This June my dream came to fruition, but it was not without its challenges. Art-historical forensics, as I call this research, were required to overcome hurdles in identifying works actually exhibited at the Salon (the Guggenheim show is strict in this sense). Catalogues exist for the six iterations, but only the first two contain rudimentary line drawings of the works ostensibly included in the shows. Titles of works in the catalogues can be of little use, tending towards the generic. There are many Symbolist works exhibited called Vision or The Annunciation. Occasionally I got lucky: the catalogue raisonné was key in pinning down which Fernand Khnopffs I needed, and a recent monograph guided me with Armand Point. In other instances, special trips were required to consult object files and view works in storage at museums mainly scattered across France. I became quite familiar with the SNCF rail system, travelling to many cities – from Brest to see a Henri Martin, to Nîmes for Jean Delville’s portrait of Péladan – and points between and beyond!

Portrait of the Grand Master of the Rosicrucians in Choir Dress, Joséphin Péladan 1895, Jean Delville. Photo: Florent Gardin/ Musée des Beaux-Arts, Nîmes; © 2017 Artists Rights Society (ARS), New York/SABAM, Brussels

Moreover, the R+C catalogues are inaccurate (and peppered with typos). Works cited in the catalogues were not always physically in the exhibitions. More dramatically, the paintings by Louis Welden Hawkins were stopped at the French border in 1894 and arrived in Paris too late. On the flipside, art shown in the Salons was not always listed in the catalogues. Consequently, contemporary reviews were essential. Fortunately, the Salon de la R+C, while little known today, attracted much press in the 1890s. A tantalising – unsolved – mystery was a reference to ‘Sartorio’ in an 1893 review. This had to be Giulio Aristide Sartorio, the Italian Symbolist, but his name was nowhere in the R+C catalogues. Yet I knew he had been in Paris then. I desperately wanted to track the works down because the Salons were international in scope – a feature of my own exhibition. Despite scouring Sartorio scholarship and Italian art journals of the era for references to the R+C show, I hit a dead end.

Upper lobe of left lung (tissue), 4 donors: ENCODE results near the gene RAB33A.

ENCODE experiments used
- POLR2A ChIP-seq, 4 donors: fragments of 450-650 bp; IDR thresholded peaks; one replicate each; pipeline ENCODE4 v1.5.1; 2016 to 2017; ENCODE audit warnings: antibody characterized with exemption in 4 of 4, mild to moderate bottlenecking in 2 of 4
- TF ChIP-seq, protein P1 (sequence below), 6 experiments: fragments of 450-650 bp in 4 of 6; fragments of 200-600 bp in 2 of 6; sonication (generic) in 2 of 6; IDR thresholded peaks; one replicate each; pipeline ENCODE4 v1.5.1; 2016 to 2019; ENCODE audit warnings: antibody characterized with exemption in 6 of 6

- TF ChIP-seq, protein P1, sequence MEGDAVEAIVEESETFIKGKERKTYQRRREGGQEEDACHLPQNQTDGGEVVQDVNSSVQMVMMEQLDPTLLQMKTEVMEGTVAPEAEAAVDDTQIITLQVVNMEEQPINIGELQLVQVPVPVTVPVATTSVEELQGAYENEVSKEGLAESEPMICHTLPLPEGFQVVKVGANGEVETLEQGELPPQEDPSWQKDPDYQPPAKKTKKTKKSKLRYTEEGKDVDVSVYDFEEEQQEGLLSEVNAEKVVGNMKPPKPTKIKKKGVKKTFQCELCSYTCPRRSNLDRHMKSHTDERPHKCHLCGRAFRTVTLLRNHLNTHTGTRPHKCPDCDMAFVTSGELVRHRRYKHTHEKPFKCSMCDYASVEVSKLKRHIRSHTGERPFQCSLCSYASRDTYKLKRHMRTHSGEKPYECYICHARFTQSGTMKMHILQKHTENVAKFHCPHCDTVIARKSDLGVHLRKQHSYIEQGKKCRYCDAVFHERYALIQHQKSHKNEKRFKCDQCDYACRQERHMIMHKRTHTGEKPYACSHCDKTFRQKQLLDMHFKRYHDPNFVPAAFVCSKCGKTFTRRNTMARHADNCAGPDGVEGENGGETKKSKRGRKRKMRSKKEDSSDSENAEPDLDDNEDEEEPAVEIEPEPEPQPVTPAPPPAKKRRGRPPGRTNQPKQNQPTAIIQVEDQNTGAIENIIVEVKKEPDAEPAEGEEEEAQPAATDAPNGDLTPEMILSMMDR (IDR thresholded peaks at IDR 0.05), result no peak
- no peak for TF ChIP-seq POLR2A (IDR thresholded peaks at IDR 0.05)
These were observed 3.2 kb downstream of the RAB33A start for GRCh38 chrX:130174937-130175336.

Young Saint (1891), Henri Martin. © Musée des Beaux-Arts, Brest

Sometimes the catalogues were even less informative, as with the woodcuts of the radical Nabi, Félix Vallotton. A tormenting reference to ‘seven prints framed together’ (with no titles) left me with little to go on. Publications on the prints do not include exhibition histories. Here, too, I turned to reviews, which often described the more accomplished, mystical, or shocking works on view. Vallotton fell into the first and last categories. The critic Félix Fénéon named two landscapes and a portrait. Nonetheless, I had hoped for at least two satirical images (of this type only The Burial was listed in the 1892 catalogue) and hunted further. Fortunately, so to speak, a Vallotton print angered one reviewer enough to write about it with scathing accuracy and his description corresponded to a single work executed by 1892, The Paris Crowd.

The Annunciation or Ancilla Domini (1895), Armand Point. Private collection. Photo: courtesy Sotheby’s

Piece by piece, a checklist of around 40 artworks – primarily from museums – came together. Happily, I was able to achieve my initial goal of examining the diverse artists at the Salon and their work. Symbolism appears in its many guises by artists both in synch and at odds with Péladan’s Rosicrucian tenets at the Salon de la R+C. Hopefully, these distinctions and Symbolism’s heterogeneous character come through in the Guggenheim’s exhibition.

‘Mystical Symbolism: The Salon de la Rose+Croix in Paris, 1892–1897’ is at the Solomon R. Guggenheim Museum, New York, from 30 June–4 October.

From the July/August 2017 issue of Apollo. Preview and subscribe here.